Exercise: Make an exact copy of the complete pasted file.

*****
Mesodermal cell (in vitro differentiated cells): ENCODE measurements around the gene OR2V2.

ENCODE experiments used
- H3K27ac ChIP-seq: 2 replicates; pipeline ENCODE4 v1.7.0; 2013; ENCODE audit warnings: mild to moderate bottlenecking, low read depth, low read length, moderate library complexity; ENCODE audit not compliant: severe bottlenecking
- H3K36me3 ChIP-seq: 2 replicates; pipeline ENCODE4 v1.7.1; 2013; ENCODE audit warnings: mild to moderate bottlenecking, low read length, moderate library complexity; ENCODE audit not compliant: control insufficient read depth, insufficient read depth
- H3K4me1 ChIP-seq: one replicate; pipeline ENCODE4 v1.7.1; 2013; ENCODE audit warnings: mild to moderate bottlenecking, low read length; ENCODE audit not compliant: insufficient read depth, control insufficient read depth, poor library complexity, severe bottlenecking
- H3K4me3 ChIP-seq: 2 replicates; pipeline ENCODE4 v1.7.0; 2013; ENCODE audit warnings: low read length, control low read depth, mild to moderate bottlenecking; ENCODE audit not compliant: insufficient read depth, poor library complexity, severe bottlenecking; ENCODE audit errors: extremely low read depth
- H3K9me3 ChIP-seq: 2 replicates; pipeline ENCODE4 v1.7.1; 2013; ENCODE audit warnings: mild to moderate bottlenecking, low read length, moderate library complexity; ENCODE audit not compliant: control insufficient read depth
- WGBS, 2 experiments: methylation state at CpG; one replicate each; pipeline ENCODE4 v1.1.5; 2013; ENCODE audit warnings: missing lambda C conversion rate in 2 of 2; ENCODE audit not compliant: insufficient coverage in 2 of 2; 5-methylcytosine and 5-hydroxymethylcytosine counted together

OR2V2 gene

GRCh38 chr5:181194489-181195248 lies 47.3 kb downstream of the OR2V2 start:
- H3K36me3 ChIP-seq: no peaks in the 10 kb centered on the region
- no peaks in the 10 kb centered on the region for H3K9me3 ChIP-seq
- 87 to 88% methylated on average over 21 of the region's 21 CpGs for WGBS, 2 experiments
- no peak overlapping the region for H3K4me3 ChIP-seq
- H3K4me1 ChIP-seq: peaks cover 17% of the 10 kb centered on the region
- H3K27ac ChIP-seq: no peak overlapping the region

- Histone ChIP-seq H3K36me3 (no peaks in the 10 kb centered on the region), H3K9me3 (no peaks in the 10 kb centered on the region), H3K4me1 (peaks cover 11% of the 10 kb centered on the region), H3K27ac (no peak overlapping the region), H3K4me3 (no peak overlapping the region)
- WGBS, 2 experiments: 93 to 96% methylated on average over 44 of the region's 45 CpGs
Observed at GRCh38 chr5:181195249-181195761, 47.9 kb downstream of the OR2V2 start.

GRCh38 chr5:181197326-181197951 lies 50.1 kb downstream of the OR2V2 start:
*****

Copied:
Mesodermal cell (in vitro differentiated cells): ENCODE measurements around the gene OR2V2.

ENCODE experiments used
- H3K27ac ChIP-seq: 2 replicates; pipeline ENCODE4 v1.7.0; 2013; ENCODE audit warnings: mild to moderate bottlenecking, low read depth, low read length, moderate library complexity; ENCODE audit not compliant: severe bottlenecking
- H3K36me3 ChIP-seq: 2 replicates; pipeline ENCODE4 v1.7.1; 2013; ENCODE audit warnings: mild to moderate bottlenecking, low read length, moderate library complexity; ENCODE audit not compliant: control insufficient read depth, insufficient read depth
- H3K4me1 ChIP-seq: one replicate; pipeline ENCODE4 v1.7.1; 2013; ENCODE audit warnings: mild to moderate bottlenecking, low read length; ENCODE audit not compliant: insufficient read depth, control insufficient read depth, poor library complexity, severe bottlenecking
- H3K4me3 ChIP-seq: 2 replicates; pipeline ENCODE4 v1.7.0; 2013; ENCODE audit warnings: low read length, control low read depth, mild to moderate bottlenecking; ENCODE audit not compliant: insufficient read depth, poor library complexity, severe bottlenecking; ENCODE audit errors: extremely low read depth
- H3K9me3 ChIP-seq: 2 replicates; pipeline ENCODE4 v1.7.1; 2013; ENCODE audit warnings: mild to moderate bottlenecking, low read length, moderate library complexity; ENCODE audit not compliant: control insufficient read depth
- WGBS, 2 experiments: methylation state at CpG; one replicate each; pipeline ENCODE4 v1.1.5; 2013; ENCODE audit warnings: missing lambda C conversion rate in 2 of 2; ENCODE audit not compliant: insufficient coverage in 2 of 2; 5-methylcytosine and 5-hydroxymethylcytosine counted together

OR2V2 gene

GRCh38 chr5:181194489-181195248 lies 47.3 kb downstream of the OR2V2 start:
- H3K36me3 ChIP-seq: no peaks in the 10 kb centered on the region
- no peaks in the 10 kb centered on the region for H3K9me3 ChIP-seq
- 87 to 88% methylated on average over 21 of the region's 21 CpGs for WGBS, 2 experiments
- no peak overlapping the region for H3K4me3 ChIP-seq
- H3K4me1 ChIP-seq: peaks cover 17% of the 10 kb centered on the region
- H3K27ac ChIP-seq: no peak overlapping the region

- Histone ChIP-seq H3K36me3 (no peaks in the 10 kb centered on the region), H3K9me3 (no peaks in the 10 kb centered on the region), H3K4me1 (peaks cover 11% of the 10 kb centered on the region), H3K27ac (no peak overlapping the region), H3K4me3 (no peak overlapping the region)
- WGBS, 2 experiments: 93 to 96% methylated on average over 44 of the region's 45 CpGs
Observed at GRCh38 chr5:181195249-181195761, 47.9 kb downstream of the OR2V2 start.

GRCh38 chr5:181197326-181197951 lies 50.1 kb downstream of the OR2V2 start: